Lives (not leaves) on the line
Amnesty released a report today detailing the horrific dangers faced by migrants attempting to reach the US by crossing Mexico. Some powerful accompanying images feature in the Guardian’s gallery. To many of us reading it, this is brand new information and it is grim reading. Rape, torture, muggings, kidnap and executions are but some of the dangers that the migrants know they risk. If it is new to us, though, it is not to the migrants who embark on the journey. They do so knowingly. It is hard to imagine the sheer desperation and sense of compulsion that must drive individuals and families to make the trip in spite of these probable hazards.
The report documents the alarming levels of abuse faced by the tens of thousands of Central American irregular migrants. Armed gangs now routinely target the migrants for kidnapping and demand ransoms from their families back home, or relatives in America. There is also real concern that the authorities are complicit in the abuse in many instances, or at best indifferent.
In addition to the threat of kidnap and robbery, sexual violence is also common place on the journey, with six out of ten females reporting that they had been subject to an attack. Smugglers now routinely demand that women receive contraceptive injections ahead of the journey, to avoid unwanted pregnancy as a result of rape; it is so common an occurrence. The report calls on the Mexican government to act immediately to prevent and punish the systematic abuse of migrants.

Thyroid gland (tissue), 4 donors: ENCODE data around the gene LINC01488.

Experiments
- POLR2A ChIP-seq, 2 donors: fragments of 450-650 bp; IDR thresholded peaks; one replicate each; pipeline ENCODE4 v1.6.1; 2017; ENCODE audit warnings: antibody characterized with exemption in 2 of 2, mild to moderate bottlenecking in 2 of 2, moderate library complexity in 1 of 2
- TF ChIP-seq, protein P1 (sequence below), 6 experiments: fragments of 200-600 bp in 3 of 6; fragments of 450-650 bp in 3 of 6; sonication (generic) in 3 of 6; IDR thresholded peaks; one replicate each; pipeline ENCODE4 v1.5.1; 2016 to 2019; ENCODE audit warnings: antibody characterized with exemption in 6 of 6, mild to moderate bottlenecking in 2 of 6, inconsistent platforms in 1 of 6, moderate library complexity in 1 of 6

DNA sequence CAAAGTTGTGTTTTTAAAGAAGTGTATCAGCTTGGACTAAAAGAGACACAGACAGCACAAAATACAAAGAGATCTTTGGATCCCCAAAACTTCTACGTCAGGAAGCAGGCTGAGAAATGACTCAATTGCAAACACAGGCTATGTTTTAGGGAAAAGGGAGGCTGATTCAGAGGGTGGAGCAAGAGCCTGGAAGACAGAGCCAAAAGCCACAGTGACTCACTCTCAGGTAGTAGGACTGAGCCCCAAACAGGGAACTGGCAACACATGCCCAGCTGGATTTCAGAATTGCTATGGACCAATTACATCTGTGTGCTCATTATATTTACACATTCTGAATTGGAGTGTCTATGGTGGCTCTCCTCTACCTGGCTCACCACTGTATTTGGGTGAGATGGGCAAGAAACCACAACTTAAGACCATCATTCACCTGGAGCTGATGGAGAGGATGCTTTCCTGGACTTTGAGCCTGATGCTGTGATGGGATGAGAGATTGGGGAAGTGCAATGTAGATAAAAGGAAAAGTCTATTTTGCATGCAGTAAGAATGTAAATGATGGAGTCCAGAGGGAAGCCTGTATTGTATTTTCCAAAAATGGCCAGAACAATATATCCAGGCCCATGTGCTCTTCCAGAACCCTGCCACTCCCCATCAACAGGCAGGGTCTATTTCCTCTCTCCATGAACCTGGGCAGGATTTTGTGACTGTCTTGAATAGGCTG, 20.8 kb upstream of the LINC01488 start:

It should be noted, that the Mexican government has often stated its commitment to protect the rights of migrants, whatever their legal status and is a leading promoter of migrants’ rights on the international stage. Yet, despite some welcome measures in recent years, for example better protection of the rights of unaccompanied children and criminalisation of people trafficking, this has often in reality failed to prevent and punish abuses against migrants, as the report details. It is all well and good criticising other countries and their treatment of migrants, but the Mexicans should also look closer to home. It brings to mind the oft paraphrased words commonly attributed to Voltaire ‘tend to your own garden’. We will be tracking changes.
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